Bogota, September 18 2015 (FNC Press). A thorough analysis conducted by the Colombian Coffee Growers Federation’s (FNC) Extension Service regarding the impact of El Niño on Colombian coffee growing, determined that the phenomenon has affected a significant portion of the country’s total productive coffee growing hectares. According to Roberto Vélez, CEO of the FNC, “We estimate that nearly 18% of the expected harvest for the second semester of 2015 will be compromised in one way or another by the lack of rain.”
Coffee grower representatives from different regions have also expressed their concern regarding the increase in unit costs generated by El Niño. Representatives are particularly worried about the predicted 50% increase in labor costs generated by an increase in the need for pest controls and about the potential 40% reduction in efficiency in harvesting and in processing cherries into parchment coffee.
“Of course we are worried. Coffee growers are experiencing an increase in their costs and a decrease in their income. This will hold true both during this semester and during 2016. If the intensity of El Niño is as predicted, we will be dealing with a complex situation in terms of income and production costs,” noted Mr. Vélez.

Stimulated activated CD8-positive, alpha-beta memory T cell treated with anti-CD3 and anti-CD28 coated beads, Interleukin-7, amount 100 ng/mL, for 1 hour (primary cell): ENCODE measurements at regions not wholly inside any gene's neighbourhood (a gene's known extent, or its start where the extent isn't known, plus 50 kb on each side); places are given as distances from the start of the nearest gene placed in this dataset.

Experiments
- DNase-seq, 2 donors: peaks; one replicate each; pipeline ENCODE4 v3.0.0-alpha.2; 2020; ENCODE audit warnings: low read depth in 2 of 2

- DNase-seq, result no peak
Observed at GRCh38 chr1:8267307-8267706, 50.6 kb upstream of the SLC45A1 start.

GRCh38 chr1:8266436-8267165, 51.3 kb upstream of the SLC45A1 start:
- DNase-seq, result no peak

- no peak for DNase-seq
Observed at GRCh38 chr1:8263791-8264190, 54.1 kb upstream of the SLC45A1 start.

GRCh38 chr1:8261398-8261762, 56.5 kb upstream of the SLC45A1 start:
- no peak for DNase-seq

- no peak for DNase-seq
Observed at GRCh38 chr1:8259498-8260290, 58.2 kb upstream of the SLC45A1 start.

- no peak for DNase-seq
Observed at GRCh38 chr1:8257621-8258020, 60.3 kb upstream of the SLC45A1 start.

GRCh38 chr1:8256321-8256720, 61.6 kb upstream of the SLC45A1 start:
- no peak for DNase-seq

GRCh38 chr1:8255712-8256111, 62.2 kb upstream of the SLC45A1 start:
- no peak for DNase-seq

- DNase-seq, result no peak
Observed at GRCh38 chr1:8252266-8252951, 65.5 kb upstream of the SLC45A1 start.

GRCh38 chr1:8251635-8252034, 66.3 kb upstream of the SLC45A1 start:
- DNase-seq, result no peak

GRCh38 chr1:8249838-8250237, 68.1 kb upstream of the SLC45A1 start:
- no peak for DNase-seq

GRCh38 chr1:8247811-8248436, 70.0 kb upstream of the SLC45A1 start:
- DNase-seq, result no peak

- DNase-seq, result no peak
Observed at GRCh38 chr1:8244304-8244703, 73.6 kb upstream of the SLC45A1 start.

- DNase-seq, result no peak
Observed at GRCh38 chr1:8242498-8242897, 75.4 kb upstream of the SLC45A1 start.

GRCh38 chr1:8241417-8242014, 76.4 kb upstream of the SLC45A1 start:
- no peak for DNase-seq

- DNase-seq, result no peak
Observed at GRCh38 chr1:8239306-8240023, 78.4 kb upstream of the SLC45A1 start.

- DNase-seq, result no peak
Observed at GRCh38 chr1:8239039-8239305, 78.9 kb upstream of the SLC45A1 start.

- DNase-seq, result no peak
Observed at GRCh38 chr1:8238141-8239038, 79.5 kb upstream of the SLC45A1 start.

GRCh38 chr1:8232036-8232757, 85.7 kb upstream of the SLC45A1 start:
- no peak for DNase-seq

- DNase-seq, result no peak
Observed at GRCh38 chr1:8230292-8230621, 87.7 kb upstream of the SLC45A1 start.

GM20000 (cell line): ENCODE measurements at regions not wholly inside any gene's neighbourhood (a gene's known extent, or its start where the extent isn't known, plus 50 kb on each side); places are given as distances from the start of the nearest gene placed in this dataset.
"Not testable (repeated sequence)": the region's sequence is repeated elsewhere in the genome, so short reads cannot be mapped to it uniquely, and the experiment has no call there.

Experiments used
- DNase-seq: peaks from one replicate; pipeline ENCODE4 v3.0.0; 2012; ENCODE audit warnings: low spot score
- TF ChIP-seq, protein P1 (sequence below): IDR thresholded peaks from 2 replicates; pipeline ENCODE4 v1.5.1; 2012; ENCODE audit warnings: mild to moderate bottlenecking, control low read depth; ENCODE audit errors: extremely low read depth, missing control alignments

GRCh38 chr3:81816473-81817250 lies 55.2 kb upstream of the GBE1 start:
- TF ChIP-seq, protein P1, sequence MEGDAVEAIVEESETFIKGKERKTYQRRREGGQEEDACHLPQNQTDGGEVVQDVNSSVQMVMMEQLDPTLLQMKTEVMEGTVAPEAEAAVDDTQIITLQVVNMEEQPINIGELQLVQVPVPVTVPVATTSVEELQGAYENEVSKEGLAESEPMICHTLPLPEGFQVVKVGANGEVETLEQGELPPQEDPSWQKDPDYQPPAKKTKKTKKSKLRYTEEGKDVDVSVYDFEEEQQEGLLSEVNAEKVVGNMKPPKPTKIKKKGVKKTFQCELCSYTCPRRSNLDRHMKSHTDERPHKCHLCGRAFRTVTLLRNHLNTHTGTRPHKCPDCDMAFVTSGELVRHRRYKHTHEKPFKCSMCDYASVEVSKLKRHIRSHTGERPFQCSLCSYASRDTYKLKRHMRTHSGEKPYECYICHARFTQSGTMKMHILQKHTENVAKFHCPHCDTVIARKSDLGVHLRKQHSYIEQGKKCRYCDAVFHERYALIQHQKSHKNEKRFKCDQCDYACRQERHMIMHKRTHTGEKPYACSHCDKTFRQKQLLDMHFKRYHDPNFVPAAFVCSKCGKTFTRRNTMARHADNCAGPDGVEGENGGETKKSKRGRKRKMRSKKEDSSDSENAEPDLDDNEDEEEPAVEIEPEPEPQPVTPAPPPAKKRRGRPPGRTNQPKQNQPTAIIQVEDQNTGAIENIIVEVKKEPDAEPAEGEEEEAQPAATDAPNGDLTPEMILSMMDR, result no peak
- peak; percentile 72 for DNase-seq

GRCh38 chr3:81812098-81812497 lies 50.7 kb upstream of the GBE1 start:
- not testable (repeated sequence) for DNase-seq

Effects of El Niño on coffee growing
El Niño is a meteorological phenomenon that arises when the surface temperature of the Pacific Ocean is at least 0.5°C above the normal average for three consecutive months. This causes a significant reduction in rainfall in the Andean Colombian region, leading to a deficiency in soil moisture (especially in un-shaded coffee plantations).
The impact of El Niño on coffee growing varies from region to region. In areas of high rainfall and low sunshine, the phenomenon can enhance coffee production. However, this is not the case for warm areas –characterized by soils with low moisture retention– and for regions with less than 1,500 mm of annual rainfall.
Coffee growing areas located in northern, southern and central Colombia are more vulnerable to the negative effects of El Niño. In the case of the latter, areas located at altitudes of less than 1,300m with an average temperature of more than 21.5°C are more likely to be struck. The water deficits generated by the phenomenon hamper the development of coffee trees (especially young trees), and reduce production, quality, and the average income received by coffee growers.
Additionally, El Niño increases the presence of coffee berry borer and other pests. This, in turn, leads to an increase in the demand for maintenance in a scenario where high labor costs have drastically reduced the crop’s profitability.
The FNC and its Departmental Coffee Grower Committees have closely monitored the evolution of the phenomenon and have suggested different measures that will help coffee growers be better prepared. As Carlos A. Uribe, Technical Manager of the FNC, noted, “We are intensifying our campaigns in order to encourage producers to adopt intelligent weeding practices and shading in new plantations; to fertilize, to intensify pest management, and, in some extreme cases, to avoid planting new crops.”
The FNC will present a proposal to the Colombian government comprised of different initiatives that seek to support the coffee growers who are affected by El Niño.